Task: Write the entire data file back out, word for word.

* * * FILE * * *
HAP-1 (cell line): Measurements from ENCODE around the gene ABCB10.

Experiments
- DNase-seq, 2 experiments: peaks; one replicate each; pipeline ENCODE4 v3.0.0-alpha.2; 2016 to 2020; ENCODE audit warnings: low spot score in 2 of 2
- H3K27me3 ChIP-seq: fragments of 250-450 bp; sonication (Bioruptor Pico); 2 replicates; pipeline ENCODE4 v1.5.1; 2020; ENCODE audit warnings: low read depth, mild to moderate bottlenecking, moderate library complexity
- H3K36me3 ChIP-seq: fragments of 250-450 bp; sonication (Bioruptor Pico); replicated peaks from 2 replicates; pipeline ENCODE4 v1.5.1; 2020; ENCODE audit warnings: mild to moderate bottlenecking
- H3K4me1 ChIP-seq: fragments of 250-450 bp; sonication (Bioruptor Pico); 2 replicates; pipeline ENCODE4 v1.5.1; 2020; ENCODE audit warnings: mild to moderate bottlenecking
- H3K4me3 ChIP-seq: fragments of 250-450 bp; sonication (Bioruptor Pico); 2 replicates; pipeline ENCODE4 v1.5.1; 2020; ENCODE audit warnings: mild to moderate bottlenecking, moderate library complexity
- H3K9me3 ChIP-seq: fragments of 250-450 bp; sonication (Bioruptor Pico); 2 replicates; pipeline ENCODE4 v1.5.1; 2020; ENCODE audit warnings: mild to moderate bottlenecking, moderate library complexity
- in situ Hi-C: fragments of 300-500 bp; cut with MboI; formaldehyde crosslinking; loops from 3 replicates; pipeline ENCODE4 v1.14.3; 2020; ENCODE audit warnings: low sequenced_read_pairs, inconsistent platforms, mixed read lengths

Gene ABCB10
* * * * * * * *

HAP-1 (cell line): Measurements from ENCODE around the gene ABCB10.

Experiments
- DNase-seq, 2 experiments: peaks; one replicate each; pipeline ENCODE4 v3.0.0-alpha.2; 2016 to 2020; ENCODE audit warnings: low spot score in 2 of 2
- H3K27me3 ChIP-seq: fragments of 250-450 bp; sonication (Bioruptor Pico); 2 replicates; pipeline ENCODE4 v1.5.1; 2020; ENCODE audit warnings: low read depth, mild to moderate bottlenecking, moderate library complexity
- H3K36me3 ChIP-seq: fragments of 250-450 bp; sonication (Bioruptor Pico); replicated peaks from 2 replicates; pipeline ENCODE4 v1.5.1; 2020; ENCODE audit warnings: mild to moderate bottlenecking
- H3K4me1 ChIP-seq: fragments of 250-450 bp; sonication (Bioruptor Pico); 2 replicates; pipeline ENCODE4 v1.5.1; 2020; ENCODE audit warnings: mild to moderate bottlenecking
- H3K4me3 ChIP-seq: fragments of 250-450 bp; sonication (Bioruptor Pico); 2 replicates; pipeline ENCODE4 v1.5.1; 2020; ENCODE audit warnings: mild to moderate bottlenecking, moderate library complexity
- H3K9me3 ChIP-seq: fragments of 250-450 bp; sonication (Bioruptor Pico); 2 replicates; pipeline ENCODE4 v1.5.1; 2020; ENCODE audit warnings: mild to moderate bottlenecking, moderate library complexity
- in situ Hi-C: fragments of 300-500 bp; cut with MboI; formaldehyde crosslinking; loops from 3 replicates; pipeline ENCODE4 v1.14.3; 2020; ENCODE audit warnings: low sequenced_read_pairs, inconsistent platforms, mixed read lengths

Gene ABCB10